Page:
Neck | General Practice | Cervical lymphadenopathy (Disease)
Cervical lymphadenopathy is an enlargement of the cervical lymph nodes. Enlargement of the cervical lymph nodes commonly occurs with viral infections. These reactive nodes are usually small, firm and non-tender and they may persist for weeks to months.
Common symptoms of cervical lymphadenopathy include: swollen lymph nodes in the neck; swollen lymph nodes under the jaw; lumps under the skin; neck swelling; neck pain; difficulty moving the neck; facial swelling.
Causes and Risk factors
Acute bacterial adenitis, majority caused by Staphylococcus Aureus or Group A Streptococcus like Strep pyogenes, are a cause of cervical lymph nodes. Other causes can be conditions such as: Rubella; Cat scratch fever; Leukemia; Infectious mononucleosis; Lymphoma; Streptococcal pharyngitis; Viral respiratory infection; Toxoplasmosis; Tuberculosis; Rhabdomyosarcoma; Neuroblastoma; Lymphadenitis; Kawasaki disease; Kikuchi-Fujimoto disease. Metastasis cervical lymphadenopathy is a common problem in head and neck oncology. Most head and neck tumors spread to the neck nodes as part of their natural history.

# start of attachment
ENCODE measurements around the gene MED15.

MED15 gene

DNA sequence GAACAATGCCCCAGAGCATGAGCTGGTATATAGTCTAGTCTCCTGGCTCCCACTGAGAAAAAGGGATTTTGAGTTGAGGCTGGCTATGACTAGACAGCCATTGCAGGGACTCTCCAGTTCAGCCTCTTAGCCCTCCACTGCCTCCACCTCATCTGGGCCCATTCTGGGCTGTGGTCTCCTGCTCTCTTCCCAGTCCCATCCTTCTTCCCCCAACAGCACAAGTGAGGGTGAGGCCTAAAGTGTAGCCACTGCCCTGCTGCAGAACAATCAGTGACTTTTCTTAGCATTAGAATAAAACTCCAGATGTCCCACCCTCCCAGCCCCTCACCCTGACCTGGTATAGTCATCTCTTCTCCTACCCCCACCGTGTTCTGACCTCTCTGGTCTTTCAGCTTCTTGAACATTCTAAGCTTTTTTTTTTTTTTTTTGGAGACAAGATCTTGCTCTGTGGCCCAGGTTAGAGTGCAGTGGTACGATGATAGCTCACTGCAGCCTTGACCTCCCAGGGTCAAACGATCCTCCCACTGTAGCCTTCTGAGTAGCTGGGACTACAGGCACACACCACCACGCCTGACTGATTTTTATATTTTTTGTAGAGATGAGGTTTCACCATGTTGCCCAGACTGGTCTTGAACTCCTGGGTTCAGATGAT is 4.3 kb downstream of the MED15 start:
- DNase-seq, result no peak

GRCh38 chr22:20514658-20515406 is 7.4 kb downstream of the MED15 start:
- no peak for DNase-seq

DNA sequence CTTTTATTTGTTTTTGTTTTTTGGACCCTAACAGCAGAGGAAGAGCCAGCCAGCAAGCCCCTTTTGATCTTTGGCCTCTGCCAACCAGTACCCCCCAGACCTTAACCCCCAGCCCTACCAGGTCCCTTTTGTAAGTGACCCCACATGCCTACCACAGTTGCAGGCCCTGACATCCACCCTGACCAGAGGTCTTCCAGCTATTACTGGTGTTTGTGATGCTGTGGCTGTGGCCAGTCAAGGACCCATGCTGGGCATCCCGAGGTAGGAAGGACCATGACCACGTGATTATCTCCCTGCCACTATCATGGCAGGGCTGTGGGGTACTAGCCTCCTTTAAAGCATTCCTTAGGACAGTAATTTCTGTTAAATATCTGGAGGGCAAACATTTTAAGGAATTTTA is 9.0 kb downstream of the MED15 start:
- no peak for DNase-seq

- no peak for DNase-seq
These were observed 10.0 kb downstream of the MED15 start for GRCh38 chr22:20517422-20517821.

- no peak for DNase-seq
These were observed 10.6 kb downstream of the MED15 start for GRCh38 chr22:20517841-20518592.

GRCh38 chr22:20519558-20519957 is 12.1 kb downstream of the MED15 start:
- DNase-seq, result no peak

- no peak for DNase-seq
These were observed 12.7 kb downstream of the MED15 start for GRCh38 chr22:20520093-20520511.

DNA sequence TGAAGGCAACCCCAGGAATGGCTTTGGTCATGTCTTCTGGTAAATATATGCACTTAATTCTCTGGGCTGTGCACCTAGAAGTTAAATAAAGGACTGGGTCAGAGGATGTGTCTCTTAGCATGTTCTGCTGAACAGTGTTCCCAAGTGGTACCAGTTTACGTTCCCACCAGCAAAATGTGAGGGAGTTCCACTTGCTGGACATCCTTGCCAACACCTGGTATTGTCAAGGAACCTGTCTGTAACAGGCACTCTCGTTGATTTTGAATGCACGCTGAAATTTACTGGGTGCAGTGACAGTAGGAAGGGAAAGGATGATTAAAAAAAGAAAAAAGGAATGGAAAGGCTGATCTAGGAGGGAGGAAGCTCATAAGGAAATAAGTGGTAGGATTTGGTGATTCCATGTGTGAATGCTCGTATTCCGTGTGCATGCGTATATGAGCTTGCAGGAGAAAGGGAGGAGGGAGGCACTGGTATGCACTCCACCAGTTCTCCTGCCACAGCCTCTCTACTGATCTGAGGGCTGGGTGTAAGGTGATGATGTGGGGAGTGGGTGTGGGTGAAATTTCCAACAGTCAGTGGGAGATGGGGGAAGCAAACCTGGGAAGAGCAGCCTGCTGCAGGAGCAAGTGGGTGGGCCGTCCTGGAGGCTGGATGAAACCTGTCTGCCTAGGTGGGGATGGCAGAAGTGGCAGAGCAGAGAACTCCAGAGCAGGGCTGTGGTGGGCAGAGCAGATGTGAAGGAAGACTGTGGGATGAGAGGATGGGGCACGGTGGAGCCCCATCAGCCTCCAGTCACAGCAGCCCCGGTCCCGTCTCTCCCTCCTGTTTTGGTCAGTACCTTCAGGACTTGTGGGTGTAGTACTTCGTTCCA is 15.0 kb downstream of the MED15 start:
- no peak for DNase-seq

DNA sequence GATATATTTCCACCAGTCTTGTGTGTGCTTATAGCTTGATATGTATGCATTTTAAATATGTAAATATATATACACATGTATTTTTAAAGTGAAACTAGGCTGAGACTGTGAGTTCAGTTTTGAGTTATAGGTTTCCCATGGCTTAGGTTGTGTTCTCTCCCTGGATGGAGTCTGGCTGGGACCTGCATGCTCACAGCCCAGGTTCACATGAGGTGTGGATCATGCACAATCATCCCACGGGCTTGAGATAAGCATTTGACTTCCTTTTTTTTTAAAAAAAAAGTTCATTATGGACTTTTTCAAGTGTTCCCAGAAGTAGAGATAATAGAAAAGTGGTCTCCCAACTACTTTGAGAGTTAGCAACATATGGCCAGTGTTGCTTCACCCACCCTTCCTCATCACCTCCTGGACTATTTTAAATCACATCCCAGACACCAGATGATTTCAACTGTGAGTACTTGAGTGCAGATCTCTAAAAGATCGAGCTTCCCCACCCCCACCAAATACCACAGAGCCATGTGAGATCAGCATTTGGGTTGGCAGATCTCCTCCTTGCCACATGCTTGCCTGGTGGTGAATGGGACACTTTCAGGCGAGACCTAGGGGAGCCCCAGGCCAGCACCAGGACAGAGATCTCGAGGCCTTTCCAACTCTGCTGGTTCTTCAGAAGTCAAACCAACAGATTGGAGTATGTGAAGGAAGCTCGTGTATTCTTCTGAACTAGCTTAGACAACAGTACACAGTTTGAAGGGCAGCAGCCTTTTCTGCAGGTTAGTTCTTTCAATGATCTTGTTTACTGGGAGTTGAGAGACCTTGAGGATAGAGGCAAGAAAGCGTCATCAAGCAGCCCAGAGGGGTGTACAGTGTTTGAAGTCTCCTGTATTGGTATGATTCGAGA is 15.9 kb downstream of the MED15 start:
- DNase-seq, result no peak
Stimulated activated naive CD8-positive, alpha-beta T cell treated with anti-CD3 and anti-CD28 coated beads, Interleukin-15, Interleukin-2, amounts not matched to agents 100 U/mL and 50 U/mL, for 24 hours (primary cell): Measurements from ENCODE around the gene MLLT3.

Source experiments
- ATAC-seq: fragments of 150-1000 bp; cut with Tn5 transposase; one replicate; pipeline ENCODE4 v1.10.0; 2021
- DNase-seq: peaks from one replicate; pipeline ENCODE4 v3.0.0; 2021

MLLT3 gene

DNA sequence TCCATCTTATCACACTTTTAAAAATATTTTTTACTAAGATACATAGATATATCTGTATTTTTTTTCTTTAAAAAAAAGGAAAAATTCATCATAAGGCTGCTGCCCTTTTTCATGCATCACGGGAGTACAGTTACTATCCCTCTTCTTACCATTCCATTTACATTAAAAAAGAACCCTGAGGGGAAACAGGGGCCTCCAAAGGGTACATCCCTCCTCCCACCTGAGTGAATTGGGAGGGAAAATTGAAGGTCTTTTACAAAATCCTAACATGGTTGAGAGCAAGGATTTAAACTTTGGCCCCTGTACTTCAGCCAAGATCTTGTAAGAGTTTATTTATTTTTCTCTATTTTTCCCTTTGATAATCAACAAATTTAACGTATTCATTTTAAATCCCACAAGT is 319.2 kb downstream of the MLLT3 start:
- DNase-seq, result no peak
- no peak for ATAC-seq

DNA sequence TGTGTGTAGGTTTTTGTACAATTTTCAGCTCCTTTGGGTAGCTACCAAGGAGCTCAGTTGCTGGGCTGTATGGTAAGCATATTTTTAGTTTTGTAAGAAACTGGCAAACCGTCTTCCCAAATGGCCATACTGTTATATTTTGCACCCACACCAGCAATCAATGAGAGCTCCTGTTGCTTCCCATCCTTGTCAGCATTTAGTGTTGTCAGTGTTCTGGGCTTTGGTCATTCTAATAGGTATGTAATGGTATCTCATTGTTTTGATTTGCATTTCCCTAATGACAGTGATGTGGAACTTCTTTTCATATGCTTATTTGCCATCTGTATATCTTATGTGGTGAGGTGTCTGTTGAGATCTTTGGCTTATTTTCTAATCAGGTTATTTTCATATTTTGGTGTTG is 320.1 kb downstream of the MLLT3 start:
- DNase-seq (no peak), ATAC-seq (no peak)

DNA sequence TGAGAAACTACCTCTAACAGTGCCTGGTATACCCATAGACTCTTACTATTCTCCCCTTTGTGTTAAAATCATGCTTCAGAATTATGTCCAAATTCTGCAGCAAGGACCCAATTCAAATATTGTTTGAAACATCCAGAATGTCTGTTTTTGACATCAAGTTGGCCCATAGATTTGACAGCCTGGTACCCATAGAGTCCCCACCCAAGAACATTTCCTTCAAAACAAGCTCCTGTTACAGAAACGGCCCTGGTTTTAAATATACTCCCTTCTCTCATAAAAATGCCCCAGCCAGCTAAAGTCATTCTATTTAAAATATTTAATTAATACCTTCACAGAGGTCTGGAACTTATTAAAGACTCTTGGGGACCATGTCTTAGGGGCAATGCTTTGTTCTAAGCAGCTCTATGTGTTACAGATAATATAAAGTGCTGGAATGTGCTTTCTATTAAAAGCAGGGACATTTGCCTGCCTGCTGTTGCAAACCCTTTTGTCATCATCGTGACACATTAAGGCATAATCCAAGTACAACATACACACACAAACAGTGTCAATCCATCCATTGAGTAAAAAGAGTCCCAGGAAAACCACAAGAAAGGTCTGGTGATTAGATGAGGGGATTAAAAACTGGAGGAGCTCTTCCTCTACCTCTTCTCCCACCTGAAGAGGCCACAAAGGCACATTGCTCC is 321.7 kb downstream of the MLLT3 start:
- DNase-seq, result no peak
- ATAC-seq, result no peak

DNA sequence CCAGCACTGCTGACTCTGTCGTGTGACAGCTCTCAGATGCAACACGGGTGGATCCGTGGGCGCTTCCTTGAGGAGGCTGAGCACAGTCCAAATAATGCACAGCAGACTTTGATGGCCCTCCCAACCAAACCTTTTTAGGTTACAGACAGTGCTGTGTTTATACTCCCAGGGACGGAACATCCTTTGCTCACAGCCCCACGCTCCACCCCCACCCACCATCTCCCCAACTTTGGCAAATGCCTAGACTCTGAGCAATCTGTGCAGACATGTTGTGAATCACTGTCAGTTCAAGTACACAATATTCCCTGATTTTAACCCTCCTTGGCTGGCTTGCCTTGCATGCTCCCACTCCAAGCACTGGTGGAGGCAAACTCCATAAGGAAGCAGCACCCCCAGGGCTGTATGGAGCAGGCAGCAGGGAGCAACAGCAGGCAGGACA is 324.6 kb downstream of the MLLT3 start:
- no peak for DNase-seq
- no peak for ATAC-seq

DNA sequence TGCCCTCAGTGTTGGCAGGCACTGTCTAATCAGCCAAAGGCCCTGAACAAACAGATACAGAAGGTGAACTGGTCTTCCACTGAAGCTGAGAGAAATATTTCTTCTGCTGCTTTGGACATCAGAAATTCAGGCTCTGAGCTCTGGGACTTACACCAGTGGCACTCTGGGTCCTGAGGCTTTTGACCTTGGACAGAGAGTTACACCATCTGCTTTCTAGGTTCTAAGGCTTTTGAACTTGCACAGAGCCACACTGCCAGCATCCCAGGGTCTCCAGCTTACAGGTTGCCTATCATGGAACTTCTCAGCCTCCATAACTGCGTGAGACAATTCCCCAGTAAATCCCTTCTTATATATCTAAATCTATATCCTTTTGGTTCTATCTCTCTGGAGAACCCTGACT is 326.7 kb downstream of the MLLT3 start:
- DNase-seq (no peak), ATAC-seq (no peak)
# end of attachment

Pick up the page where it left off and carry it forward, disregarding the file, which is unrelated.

Diagnosis and Treatment
Diagnosis requires investigation such as physical exam, Computer Tomography scan (CT), Magnetic Resonance Imaging (MRI) and biopsy.
Treatment is determined by the specific underlying etiology of lymphadenopathy. Generally, the underlying cause needs to be treated, which may result in the resolution of the swollen lymph node. Treating an infection causing the swollen lymph node, for example, will result in the lymph node swelling to subside. ...